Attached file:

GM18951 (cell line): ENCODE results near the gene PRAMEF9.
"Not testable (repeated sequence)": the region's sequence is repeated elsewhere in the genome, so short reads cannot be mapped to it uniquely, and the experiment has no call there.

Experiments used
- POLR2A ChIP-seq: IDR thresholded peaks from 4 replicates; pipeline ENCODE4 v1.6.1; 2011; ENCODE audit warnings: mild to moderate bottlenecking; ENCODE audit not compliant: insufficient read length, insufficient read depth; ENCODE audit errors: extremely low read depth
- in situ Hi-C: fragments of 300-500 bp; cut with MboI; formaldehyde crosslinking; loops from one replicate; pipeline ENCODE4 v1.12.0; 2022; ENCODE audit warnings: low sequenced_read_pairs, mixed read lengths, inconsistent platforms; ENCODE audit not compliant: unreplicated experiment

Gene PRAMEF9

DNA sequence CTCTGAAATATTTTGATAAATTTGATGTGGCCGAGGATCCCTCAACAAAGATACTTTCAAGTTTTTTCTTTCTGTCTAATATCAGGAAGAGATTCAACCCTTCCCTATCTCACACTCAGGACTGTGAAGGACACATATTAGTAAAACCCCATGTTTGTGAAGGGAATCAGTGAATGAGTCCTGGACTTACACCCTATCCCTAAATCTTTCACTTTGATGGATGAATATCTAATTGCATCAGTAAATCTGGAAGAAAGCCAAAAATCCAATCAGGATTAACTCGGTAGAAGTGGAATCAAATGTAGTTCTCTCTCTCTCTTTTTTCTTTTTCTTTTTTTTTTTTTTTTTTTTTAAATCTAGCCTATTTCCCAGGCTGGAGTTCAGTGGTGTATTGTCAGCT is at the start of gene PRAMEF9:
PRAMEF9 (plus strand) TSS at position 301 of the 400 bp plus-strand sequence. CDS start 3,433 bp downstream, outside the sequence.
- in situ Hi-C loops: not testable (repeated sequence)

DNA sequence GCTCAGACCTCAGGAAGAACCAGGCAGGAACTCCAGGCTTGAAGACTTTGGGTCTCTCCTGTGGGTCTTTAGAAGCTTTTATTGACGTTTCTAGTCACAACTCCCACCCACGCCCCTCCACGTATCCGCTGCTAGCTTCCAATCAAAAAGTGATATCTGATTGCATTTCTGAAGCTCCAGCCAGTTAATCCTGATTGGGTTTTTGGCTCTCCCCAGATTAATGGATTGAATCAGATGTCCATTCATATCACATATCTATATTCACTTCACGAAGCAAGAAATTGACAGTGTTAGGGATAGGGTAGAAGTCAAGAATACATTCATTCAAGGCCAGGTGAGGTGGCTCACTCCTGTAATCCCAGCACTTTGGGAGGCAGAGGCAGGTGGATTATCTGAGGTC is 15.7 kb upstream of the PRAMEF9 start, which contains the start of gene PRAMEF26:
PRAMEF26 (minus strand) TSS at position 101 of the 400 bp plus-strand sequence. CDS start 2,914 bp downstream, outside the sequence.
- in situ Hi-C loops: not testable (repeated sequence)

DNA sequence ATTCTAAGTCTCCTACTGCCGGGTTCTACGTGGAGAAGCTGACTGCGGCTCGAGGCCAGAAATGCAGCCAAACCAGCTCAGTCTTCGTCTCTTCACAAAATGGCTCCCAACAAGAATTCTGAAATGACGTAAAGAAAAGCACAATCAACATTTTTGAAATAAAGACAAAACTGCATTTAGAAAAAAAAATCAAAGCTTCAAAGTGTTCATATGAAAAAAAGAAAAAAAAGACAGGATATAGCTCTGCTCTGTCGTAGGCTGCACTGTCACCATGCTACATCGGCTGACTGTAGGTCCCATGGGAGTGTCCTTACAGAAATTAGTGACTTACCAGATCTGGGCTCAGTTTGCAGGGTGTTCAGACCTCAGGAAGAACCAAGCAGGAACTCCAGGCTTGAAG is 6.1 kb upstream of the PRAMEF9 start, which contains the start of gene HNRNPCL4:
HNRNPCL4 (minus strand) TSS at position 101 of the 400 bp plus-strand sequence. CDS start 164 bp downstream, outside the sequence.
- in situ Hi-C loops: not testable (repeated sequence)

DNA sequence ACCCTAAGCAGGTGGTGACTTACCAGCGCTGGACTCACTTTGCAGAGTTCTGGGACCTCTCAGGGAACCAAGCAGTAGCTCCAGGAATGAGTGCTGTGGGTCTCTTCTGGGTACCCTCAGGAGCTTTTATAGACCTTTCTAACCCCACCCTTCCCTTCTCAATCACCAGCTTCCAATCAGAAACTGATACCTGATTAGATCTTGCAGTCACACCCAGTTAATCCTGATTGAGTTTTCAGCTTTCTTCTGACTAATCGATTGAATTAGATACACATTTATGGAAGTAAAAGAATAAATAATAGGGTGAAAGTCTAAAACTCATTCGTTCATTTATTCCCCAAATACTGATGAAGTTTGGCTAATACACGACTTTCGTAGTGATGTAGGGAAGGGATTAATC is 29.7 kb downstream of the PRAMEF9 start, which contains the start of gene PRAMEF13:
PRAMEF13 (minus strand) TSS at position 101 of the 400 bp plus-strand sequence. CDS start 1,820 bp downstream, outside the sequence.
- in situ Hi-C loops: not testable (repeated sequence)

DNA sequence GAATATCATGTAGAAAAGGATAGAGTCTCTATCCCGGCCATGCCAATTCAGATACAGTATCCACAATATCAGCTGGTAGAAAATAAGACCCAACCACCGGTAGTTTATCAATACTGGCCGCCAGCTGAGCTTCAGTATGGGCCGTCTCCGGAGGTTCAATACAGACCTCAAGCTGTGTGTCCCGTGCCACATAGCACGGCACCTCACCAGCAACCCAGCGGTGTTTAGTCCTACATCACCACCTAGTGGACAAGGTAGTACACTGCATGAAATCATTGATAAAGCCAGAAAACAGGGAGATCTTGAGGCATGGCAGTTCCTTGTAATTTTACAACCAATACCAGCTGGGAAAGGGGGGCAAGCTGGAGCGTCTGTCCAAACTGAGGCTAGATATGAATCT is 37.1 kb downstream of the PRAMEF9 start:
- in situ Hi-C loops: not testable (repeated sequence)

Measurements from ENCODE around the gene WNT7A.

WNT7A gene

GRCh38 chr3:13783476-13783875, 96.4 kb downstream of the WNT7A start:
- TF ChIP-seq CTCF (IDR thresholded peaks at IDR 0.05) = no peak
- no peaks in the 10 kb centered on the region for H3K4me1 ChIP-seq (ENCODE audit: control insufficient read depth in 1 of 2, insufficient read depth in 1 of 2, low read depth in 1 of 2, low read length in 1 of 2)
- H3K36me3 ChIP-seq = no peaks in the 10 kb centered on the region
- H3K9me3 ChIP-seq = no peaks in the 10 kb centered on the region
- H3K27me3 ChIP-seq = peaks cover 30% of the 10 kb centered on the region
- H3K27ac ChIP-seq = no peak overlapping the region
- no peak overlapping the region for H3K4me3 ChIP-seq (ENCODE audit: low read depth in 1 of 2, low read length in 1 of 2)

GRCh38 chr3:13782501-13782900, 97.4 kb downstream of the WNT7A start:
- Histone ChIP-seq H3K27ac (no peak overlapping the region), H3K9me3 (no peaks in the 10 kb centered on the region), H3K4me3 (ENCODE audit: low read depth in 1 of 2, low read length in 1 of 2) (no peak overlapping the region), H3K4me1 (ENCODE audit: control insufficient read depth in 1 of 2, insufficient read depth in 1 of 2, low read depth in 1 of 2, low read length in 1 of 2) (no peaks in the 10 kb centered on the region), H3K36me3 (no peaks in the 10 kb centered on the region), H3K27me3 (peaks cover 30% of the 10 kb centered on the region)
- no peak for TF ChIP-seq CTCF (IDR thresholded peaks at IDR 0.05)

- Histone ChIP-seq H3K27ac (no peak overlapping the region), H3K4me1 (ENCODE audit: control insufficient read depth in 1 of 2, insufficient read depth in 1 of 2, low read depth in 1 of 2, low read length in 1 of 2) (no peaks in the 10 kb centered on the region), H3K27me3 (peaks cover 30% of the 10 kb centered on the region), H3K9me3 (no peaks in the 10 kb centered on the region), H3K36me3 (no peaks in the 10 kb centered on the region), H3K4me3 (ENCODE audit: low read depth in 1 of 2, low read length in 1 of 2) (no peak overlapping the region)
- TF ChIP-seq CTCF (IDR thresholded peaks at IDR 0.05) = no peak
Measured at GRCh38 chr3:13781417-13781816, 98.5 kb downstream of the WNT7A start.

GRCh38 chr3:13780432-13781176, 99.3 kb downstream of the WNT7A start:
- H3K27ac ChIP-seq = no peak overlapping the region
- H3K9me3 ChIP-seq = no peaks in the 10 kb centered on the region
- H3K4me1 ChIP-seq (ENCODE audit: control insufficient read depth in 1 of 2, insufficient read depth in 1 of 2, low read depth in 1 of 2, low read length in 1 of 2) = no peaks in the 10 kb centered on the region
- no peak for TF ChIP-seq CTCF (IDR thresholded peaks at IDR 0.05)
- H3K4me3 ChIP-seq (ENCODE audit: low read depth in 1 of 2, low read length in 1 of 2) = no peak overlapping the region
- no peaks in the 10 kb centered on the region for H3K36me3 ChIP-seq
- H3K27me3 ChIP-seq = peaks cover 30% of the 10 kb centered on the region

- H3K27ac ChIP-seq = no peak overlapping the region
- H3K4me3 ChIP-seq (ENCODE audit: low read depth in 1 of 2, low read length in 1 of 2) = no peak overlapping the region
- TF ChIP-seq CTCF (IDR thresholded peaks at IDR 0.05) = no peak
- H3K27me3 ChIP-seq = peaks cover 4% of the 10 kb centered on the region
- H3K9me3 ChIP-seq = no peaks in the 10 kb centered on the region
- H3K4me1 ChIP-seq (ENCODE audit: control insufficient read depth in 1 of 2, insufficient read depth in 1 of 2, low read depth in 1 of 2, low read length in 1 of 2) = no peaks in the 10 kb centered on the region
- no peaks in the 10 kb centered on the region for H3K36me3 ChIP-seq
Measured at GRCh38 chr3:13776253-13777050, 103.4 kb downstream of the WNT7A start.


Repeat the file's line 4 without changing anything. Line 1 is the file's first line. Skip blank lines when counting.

- POLR2A ChIP-seq: IDR thresholded peaks from 4 replicates; pipeline ENCODE4 v1.6.1; 2011; ENCODE audit warnings: mild to moderate bottlenecking; ENCODE audit not compliant: insufficient read length, insufficient read depth; ENCODE audit errors: extremely low read depth